Consider the black hole.
Few but astrophysicists actually do, but just think what could be learned if someone could get close enough to one to study, up close, what really happens in a giant slurp of spacetime.
Or what about an atom? Could we ever drill down to see, up close, the workings of matter’s smallest pieces?
At Creighton University’s RaD Lab, a new initiative involving virtual reality is getting closer to giving students a front-row seat to concepts and events heretofore unrealized in the long history of scientific observation and study.
Using theoretical physics and astrophysics combined with composite photographs and software savvy, the virtual reality project is providing a glimpse of what it looks like when stars collide, what the view from Mars is like and what it feels like to be down at the atomic level.
“You can see what you can’t imagine,” said Aaron Herridge, a graduate student in Creighton’s medical physics master’s program and a RaD Lab intern who is helping develop the lab’s virtual reality program.
“It’s an otherworldly experience,” Herridge says. “But that’s the great plus of virtual reality. It can take you places that you couldn’t possibly go in real life. And in physics, we always say that if you can’t visualize it, you can’t do the math. It’s going to be a huge educational leap.”
For the past year, Herridge has been at work on creating content for a dozen Oculus Rift virtual reality headsets Creighton received through a donation from one of the virtual reality company’s executives.
At about the same time, Jack Gabel, PhD, an associate professor in the Department of Physics, approached the RaD Lab looking to give his introductory astronomy students a more robust idea of different objects of space or a new look at those objects.
Using NASA’s public archive of hundreds of thousands of photographs from the Mars rover Curiosity, Herridge stitched together dozens of high-resolution photographs to create interactive photospheres giving students the feeling of walking on the Martian landscape.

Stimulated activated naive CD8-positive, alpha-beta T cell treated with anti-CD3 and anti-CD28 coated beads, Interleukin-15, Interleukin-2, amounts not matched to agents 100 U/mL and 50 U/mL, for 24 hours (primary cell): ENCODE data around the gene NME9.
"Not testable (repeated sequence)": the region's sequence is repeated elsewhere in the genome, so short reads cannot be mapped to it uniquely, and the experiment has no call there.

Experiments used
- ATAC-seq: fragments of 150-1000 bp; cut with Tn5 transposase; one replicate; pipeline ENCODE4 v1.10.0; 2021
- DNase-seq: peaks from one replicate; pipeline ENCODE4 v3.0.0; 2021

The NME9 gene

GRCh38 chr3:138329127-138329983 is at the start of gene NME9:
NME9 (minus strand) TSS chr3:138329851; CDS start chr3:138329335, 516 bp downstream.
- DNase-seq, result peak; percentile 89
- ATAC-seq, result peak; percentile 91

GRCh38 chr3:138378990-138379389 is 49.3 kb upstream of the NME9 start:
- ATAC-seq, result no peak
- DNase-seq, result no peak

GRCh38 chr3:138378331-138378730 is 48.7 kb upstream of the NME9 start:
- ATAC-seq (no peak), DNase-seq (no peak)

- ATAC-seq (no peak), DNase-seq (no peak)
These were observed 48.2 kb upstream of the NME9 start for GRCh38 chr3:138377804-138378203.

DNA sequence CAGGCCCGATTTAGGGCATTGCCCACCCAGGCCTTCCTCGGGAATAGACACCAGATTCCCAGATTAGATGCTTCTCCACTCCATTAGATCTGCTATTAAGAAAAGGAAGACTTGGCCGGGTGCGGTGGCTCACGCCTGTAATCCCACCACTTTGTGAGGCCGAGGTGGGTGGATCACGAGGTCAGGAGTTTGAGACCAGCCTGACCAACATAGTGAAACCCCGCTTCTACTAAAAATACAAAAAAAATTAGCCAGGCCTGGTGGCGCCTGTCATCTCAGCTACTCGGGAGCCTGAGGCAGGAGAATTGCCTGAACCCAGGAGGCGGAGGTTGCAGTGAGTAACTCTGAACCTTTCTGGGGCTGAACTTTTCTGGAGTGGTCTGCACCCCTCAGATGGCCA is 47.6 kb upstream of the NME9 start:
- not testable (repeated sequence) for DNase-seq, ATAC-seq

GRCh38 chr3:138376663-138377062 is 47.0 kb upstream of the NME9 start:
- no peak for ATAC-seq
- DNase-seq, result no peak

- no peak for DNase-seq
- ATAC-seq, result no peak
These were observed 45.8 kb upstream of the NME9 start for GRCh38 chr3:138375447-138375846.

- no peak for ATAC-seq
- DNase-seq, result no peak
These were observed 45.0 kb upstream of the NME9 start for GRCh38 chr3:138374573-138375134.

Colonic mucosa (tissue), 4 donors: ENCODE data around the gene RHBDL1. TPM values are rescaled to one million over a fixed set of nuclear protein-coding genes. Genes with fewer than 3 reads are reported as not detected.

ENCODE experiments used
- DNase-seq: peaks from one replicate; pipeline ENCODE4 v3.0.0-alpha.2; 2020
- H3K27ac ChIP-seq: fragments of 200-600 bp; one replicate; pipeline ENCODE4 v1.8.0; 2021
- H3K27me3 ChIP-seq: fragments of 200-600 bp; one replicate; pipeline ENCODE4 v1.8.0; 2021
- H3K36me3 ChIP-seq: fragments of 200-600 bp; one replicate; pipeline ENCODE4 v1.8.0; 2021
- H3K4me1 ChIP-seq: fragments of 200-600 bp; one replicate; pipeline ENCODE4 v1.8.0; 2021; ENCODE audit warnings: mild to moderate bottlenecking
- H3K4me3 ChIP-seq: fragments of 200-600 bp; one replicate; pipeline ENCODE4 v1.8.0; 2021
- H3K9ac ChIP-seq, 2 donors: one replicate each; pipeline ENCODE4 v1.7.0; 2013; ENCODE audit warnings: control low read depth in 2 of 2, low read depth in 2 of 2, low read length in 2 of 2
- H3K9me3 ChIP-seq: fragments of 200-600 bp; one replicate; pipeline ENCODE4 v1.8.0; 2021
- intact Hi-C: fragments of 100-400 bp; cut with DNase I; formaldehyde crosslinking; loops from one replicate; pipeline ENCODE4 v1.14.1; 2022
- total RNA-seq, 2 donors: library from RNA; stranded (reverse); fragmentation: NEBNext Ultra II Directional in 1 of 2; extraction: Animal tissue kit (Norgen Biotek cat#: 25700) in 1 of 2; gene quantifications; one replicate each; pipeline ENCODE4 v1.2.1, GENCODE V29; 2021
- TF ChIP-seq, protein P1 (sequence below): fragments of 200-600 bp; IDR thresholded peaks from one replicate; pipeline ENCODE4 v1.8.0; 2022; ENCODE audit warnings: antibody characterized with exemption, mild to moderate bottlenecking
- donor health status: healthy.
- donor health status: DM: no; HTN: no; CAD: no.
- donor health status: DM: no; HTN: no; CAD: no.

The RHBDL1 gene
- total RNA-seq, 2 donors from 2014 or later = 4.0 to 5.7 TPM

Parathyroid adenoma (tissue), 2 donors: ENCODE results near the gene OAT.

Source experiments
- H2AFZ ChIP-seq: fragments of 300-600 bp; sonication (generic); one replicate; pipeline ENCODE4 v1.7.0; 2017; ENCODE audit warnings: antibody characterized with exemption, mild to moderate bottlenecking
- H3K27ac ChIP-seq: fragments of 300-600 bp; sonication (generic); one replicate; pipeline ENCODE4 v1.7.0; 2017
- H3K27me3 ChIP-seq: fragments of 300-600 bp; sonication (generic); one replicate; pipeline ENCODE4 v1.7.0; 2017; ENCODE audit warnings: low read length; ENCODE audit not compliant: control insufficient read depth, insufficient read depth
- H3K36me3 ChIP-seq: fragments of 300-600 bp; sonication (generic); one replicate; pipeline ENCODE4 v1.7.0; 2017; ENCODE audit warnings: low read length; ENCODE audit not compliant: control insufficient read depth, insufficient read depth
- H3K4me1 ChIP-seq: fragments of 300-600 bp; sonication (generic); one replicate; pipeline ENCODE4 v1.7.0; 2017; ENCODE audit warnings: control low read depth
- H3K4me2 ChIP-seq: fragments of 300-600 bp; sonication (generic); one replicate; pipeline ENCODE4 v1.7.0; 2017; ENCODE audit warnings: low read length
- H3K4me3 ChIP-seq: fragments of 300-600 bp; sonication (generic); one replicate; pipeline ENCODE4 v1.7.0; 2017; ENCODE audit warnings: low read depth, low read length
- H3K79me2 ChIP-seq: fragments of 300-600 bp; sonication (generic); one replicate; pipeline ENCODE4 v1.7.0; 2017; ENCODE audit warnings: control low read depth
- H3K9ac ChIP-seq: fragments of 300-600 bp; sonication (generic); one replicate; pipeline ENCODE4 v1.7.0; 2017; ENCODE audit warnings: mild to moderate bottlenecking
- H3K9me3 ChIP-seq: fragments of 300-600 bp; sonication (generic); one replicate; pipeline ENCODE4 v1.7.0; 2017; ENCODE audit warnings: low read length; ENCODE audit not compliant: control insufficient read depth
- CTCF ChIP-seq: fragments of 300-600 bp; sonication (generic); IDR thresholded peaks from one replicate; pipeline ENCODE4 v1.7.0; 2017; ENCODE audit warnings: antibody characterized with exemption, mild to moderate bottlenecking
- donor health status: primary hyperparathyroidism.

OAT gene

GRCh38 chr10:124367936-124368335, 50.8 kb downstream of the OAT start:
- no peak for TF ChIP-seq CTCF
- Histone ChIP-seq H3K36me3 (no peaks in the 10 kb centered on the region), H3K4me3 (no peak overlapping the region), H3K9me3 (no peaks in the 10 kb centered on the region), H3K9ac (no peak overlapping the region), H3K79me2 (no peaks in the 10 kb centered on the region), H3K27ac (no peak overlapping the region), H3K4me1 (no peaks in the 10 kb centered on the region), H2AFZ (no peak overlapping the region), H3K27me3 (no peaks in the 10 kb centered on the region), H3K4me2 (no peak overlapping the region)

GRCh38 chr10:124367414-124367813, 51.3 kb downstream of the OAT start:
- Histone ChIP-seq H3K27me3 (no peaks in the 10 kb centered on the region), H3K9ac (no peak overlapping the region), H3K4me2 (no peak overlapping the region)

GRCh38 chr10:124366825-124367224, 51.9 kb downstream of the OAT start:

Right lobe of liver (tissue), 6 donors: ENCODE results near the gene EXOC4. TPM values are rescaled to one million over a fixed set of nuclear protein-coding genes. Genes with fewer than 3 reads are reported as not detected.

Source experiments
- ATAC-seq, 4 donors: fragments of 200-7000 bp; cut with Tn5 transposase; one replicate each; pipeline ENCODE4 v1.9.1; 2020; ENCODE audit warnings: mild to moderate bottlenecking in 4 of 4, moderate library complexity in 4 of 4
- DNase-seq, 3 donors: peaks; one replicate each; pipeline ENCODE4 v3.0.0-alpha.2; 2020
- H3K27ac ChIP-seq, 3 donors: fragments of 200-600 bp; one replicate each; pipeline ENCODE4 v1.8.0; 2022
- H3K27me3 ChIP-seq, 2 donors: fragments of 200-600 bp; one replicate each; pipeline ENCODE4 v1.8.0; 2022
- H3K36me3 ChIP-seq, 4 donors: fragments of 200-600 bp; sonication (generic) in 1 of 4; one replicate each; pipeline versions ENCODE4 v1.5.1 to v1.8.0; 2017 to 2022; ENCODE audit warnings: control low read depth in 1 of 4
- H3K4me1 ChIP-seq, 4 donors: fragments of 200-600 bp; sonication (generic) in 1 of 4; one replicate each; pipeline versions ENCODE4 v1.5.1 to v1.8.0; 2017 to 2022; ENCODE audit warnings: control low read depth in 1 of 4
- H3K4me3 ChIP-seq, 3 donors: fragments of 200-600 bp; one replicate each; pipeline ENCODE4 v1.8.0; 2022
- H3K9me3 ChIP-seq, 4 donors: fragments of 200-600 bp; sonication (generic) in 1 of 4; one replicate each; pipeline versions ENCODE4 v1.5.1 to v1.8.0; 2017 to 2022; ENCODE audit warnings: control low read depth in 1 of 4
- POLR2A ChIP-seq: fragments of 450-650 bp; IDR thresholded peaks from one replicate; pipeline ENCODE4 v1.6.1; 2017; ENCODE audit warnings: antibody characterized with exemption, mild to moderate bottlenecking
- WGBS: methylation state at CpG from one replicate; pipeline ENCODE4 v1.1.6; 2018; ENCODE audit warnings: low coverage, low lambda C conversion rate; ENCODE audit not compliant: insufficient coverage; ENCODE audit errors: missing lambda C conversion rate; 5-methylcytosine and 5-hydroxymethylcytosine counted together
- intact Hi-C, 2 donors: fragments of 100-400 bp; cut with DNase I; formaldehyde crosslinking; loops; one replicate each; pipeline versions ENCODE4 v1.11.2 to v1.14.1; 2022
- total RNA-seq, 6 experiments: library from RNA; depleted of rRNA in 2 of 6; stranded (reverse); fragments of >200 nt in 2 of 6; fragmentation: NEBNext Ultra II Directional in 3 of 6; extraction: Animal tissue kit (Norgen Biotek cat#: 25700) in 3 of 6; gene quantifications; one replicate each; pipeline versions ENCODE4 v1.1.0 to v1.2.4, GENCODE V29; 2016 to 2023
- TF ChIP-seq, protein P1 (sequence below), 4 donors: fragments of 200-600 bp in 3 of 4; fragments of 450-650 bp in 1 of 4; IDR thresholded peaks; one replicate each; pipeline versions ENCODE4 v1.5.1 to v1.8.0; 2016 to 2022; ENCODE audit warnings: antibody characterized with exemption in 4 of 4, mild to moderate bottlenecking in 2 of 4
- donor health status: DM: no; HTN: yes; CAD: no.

Additionally, he has built a virtual reality solar system in Oculus that allows users to view Mars, its moons, and other planets from orbit.
“We’re always looking for ways to help students get the real feeling for astronomy,” Gabel said. “Visualizing space from another planet, like Mars, or from Earth’s moon, is a unique experience that goes beyond pencil and paper or a two-dimensional photograph in a textbook.
“You feel immersed in the environment and you can explore in ways we never could before.”
In Herridge’s Mars simulation, students can take a 360-degree look at the Red Planet and get an idea of what space looks like from Earth’s neighbor.
Looking up, the unimpeded view of the Martian sky affords a glimpse of the Milky Way galaxy and, looking long enough, students can cote the overhead passage of one of Mars’ two moons, Phobos.
On the planet itself, Gabel will have students exploring some of Mars’ creek beds where NASA has also been searching, looking for evidence of water on the planet. He said the virtual reality experiment emerged with a two-fold impetus: to get students excited in astronomy and technology and to then use virtual reality to forge tangible scientific lessons.
“We’re asking the students to be the explorers and to go wherever the experience moves them,” Gabel said. “With what the RaD Lab has created and knowing that we’re just scratching the surface, combining the attention-getting factor with the actual science, the possibilities are limitless.”
Gabel hopes to have a trial run ready for students in introductory astronomy laboratory later in the semester.
Meanwhile, Herridge is at work on similar simulations of the Moon, Neptune and Venus, the creation and life of a black hole and what a binary star system looks like. After years being largely perceived as an entertainment device, the demand for virtual reality is steadily growing in education.
“Right now, the biggest issue with virtual reality is that everyone knows it’s going to be big but there’s just not very much content out there,” said Steve Maaske, an innovation analyst in the RaD Lab. “Building that content is what we’re trying to do in the RaD Lab and if we can do that, it will prove invaluable for students.”
Herridge and Maaske said they hope the RaD Lab can play a large role in creating content that could then be pushed to other institutions, thereby beginning a process of innovation to open more channels.
“It’s not quite there yet, where universities are working on this content,” Herridge said. “A lot of places have a virtual reality group doing their own thing, but not really sharing it. So Creighton is among the first to start exploring all the possibilities that can come from virtual reality, and we think it has the potential to be a real benefit for students and to revolutionize educational models.”